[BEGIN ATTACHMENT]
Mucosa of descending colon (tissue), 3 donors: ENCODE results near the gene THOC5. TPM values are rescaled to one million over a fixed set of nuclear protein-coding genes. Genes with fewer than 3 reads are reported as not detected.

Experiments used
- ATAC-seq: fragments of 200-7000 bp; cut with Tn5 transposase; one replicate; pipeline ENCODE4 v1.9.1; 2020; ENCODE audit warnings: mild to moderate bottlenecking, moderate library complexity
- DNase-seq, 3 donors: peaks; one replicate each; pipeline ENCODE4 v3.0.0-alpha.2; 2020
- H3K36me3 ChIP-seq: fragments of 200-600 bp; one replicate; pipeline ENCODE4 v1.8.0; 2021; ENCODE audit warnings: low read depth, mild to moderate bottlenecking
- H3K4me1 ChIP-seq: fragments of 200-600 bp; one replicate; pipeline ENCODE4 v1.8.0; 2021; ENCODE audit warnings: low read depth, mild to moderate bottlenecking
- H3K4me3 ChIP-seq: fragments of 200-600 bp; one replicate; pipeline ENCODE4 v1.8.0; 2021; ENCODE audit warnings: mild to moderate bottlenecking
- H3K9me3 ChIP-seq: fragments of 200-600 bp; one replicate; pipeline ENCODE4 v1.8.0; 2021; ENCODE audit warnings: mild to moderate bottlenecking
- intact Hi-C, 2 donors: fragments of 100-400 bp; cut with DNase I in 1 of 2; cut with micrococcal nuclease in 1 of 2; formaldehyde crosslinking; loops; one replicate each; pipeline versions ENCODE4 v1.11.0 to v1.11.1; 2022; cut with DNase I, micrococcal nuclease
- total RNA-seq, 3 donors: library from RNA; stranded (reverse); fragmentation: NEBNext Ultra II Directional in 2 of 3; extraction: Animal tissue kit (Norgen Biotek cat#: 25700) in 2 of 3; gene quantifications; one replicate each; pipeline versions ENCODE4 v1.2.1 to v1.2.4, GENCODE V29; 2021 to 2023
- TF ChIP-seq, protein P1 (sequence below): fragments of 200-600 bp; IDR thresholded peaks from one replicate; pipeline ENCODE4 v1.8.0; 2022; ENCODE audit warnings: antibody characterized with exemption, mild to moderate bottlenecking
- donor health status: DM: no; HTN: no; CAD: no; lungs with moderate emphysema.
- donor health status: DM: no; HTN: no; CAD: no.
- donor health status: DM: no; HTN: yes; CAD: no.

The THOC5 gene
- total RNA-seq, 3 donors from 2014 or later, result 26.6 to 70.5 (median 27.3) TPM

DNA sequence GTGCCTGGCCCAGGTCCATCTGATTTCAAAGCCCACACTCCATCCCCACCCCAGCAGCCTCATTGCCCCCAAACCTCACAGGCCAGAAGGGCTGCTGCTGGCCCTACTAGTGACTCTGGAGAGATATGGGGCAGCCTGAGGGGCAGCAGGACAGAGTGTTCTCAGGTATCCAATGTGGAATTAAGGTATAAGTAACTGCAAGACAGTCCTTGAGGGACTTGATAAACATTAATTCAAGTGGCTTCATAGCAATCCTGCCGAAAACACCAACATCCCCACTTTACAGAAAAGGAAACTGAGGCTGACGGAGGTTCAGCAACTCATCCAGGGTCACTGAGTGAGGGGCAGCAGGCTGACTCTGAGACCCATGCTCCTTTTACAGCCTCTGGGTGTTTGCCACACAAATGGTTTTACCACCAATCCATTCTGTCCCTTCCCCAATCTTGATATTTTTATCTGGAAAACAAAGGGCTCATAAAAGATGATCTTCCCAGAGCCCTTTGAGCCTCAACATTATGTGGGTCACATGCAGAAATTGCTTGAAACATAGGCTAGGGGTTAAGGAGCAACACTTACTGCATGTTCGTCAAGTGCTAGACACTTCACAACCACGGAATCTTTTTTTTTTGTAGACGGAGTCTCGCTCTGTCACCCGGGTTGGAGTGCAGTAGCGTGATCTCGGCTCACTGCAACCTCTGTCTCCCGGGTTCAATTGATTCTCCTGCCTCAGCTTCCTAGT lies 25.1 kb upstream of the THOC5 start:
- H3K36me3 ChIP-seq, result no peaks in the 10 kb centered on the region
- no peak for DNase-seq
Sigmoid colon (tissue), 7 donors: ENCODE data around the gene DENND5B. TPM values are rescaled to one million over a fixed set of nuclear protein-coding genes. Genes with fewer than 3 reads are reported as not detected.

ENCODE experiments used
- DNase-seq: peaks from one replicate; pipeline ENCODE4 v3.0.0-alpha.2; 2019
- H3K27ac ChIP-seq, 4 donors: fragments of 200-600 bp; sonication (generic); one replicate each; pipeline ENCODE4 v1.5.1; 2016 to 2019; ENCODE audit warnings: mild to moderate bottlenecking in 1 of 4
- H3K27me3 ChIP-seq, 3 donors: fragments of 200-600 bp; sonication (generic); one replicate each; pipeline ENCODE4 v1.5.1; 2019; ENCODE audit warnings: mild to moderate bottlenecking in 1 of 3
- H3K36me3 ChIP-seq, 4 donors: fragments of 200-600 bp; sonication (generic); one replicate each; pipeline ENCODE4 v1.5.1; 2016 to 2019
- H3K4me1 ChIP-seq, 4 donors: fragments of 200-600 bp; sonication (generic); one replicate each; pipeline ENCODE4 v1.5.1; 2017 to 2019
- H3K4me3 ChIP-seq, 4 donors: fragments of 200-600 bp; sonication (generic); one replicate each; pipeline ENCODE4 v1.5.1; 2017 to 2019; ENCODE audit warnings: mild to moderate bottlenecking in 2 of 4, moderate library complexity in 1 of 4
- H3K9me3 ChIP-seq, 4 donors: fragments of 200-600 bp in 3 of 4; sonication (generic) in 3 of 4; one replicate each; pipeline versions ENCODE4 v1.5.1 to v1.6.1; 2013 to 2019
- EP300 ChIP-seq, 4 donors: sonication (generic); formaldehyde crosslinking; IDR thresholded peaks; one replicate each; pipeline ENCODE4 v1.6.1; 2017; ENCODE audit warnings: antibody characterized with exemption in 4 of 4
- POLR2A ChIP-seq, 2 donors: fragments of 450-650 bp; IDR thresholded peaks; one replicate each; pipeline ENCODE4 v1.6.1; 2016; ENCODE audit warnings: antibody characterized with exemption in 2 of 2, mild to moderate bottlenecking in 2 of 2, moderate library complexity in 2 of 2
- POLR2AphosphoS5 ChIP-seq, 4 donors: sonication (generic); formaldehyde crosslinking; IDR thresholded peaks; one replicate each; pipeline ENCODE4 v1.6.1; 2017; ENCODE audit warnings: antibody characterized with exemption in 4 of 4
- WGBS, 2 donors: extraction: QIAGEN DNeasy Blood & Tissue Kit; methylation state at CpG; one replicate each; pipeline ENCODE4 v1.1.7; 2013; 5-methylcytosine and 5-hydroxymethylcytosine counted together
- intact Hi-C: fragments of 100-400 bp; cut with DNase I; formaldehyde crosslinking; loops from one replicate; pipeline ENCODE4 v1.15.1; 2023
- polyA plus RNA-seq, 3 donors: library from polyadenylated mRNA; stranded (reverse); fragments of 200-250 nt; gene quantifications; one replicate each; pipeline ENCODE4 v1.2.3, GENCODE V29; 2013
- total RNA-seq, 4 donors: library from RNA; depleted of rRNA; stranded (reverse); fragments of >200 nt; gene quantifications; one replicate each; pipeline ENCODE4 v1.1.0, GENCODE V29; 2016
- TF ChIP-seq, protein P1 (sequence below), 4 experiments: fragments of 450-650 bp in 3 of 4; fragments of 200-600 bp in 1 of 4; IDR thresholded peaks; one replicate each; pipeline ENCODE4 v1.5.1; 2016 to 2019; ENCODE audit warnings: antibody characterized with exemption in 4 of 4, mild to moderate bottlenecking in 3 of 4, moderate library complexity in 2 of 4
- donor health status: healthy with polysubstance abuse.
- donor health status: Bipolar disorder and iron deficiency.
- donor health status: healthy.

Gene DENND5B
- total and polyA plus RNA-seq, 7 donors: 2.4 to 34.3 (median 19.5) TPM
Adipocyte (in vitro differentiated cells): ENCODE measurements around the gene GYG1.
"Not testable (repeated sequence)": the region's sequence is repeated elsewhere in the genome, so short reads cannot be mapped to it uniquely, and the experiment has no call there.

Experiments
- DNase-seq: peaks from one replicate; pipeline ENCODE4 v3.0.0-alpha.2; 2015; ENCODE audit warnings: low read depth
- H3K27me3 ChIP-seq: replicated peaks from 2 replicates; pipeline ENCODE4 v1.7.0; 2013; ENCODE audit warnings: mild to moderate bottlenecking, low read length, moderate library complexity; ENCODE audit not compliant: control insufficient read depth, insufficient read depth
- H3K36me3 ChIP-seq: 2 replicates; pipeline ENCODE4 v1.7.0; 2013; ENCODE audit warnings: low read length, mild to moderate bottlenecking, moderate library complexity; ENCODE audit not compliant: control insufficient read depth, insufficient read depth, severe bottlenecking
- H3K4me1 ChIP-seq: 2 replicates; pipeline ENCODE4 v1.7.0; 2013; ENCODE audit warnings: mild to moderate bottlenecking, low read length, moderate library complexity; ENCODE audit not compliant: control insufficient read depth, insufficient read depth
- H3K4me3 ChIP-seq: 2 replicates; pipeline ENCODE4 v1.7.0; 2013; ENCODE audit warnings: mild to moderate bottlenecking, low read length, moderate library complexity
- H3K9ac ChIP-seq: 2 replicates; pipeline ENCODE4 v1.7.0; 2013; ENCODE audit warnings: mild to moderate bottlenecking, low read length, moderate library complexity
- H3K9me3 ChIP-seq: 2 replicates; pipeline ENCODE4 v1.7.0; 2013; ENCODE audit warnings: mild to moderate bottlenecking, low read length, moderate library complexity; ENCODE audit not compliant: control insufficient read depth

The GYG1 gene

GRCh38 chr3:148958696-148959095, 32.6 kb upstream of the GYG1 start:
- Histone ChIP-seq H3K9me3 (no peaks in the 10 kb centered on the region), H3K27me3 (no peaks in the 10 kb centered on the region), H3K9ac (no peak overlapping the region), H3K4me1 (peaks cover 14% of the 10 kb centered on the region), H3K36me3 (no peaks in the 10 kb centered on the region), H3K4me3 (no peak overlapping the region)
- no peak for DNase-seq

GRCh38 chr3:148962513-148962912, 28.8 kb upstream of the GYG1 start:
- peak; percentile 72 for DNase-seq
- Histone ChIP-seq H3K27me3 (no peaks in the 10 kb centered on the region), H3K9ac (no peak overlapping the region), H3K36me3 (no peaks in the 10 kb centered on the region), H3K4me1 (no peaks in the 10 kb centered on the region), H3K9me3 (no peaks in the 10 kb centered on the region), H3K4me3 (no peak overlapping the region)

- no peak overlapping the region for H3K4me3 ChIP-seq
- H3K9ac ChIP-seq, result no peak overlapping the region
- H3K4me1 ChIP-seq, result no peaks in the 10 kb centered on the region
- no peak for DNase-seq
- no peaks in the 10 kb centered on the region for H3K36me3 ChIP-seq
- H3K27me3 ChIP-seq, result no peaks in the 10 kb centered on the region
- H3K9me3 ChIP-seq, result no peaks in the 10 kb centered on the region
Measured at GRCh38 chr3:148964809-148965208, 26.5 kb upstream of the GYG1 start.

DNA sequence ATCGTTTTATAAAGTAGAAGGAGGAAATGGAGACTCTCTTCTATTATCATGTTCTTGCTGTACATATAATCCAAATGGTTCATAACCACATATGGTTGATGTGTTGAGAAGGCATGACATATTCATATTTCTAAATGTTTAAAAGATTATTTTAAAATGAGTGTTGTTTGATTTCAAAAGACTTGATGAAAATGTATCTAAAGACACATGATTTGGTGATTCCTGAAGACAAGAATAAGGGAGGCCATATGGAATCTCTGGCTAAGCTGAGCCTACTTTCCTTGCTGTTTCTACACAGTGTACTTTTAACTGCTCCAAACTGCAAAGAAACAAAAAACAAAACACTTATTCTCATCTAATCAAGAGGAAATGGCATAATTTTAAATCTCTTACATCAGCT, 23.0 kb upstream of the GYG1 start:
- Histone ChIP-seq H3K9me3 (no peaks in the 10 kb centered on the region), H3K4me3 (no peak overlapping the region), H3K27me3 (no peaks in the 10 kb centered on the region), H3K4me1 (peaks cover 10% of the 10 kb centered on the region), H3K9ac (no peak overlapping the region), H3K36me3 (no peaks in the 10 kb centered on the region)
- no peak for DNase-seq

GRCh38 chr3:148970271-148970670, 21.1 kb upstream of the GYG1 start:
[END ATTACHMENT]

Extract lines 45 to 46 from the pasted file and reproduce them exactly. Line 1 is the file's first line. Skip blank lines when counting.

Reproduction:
- DNase-seq: peaks from one replicate; pipeline ENCODE4 v3.0.0-alpha.2; 2015; ENCODE audit warnings: low read depth
- H3K27me3 ChIP-seq: replicated peaks from 2 replicates; pipeline ENCODE4 v1.7.0; 2013; ENCODE audit warnings: mild to moderate bottlenecking, low read length, moderate library complexity; ENCODE audit not compliant: control insufficient read depth, insufficient read depth